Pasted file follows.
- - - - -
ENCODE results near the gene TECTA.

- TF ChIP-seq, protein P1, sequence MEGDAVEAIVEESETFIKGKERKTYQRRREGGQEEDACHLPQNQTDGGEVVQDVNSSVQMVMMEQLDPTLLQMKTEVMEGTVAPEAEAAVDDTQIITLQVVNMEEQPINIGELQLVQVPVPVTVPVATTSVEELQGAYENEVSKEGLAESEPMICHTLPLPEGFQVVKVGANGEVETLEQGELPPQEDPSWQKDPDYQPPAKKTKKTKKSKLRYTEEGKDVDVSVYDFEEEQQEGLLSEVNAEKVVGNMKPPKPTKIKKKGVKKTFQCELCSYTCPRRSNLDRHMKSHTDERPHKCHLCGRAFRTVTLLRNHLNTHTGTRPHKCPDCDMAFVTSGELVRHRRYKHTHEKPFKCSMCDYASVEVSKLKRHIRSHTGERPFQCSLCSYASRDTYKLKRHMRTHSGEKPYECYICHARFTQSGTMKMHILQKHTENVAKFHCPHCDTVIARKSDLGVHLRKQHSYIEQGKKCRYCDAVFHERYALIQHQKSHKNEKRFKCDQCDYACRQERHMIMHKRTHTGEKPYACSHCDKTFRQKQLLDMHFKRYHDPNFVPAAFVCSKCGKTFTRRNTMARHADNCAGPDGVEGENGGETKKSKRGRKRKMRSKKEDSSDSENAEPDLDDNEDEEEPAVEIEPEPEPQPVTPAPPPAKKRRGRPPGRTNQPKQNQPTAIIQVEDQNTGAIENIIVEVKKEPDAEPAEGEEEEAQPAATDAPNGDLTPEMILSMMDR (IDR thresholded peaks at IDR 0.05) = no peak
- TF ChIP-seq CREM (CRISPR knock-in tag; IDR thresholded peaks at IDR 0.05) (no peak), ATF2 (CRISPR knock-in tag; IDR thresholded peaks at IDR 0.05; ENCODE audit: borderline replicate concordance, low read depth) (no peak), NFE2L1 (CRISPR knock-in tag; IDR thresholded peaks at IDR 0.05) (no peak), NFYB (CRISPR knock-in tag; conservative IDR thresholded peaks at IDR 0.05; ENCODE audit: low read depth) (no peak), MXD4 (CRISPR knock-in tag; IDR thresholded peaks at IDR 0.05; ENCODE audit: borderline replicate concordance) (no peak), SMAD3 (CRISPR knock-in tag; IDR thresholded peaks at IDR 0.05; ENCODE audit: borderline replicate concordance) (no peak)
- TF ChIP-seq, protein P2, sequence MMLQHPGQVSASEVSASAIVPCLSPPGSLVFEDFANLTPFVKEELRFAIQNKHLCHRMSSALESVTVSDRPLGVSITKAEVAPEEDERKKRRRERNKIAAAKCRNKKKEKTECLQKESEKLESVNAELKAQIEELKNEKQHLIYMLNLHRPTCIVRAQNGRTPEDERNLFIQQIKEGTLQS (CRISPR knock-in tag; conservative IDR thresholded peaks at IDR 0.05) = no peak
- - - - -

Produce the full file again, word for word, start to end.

ENCODE results near the gene TECTA.

- TF ChIP-seq, protein P1, sequence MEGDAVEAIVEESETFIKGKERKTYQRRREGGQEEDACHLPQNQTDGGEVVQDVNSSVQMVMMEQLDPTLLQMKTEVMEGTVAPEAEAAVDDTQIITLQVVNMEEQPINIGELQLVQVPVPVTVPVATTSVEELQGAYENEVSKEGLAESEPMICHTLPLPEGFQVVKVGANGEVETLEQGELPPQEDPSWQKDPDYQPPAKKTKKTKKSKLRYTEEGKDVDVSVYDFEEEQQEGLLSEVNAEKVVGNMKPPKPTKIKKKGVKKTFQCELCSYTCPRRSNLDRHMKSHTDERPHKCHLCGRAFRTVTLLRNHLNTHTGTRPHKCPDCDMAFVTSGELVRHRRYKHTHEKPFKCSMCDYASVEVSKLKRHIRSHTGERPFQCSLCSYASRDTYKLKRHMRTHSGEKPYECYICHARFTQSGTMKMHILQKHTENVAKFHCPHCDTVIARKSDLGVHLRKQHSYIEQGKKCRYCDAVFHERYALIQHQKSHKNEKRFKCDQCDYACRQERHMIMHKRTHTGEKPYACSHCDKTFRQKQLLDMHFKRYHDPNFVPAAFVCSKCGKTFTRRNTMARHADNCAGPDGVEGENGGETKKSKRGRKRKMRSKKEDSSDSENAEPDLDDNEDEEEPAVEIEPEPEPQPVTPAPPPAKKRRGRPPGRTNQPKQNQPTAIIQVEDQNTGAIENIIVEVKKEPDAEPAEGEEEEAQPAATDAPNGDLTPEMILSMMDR (IDR thresholded peaks at IDR 0.05) = no peak
- TF ChIP-seq CREM (CRISPR knock-in tag; IDR thresholded peaks at IDR 0.05) (no peak), ATF2 (CRISPR knock-in tag; IDR thresholded peaks at IDR 0.05; ENCODE audit: borderline replicate concordance, low read depth) (no peak), NFE2L1 (CRISPR knock-in tag; IDR thresholded peaks at IDR 0.05) (no peak), NFYB (CRISPR knock-in tag; conservative IDR thresholded peaks at IDR 0.05; ENCODE audit: low read depth) (no peak), MXD4 (CRISPR knock-in tag; IDR thresholded peaks at IDR 0.05; ENCODE audit: borderline replicate concordance) (no peak), SMAD3 (CRISPR knock-in tag; IDR thresholded peaks at IDR 0.05; ENCODE audit: borderline replicate concordance) (no peak)
- TF ChIP-seq, protein P2, sequence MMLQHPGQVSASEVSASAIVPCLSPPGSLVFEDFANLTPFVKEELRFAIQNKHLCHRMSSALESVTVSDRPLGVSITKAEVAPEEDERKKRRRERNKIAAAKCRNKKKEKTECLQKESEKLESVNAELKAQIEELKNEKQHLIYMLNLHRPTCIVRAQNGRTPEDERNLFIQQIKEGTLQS (CRISPR knock-in tag; conservative IDR thresholded peaks at IDR 0.05) = no peak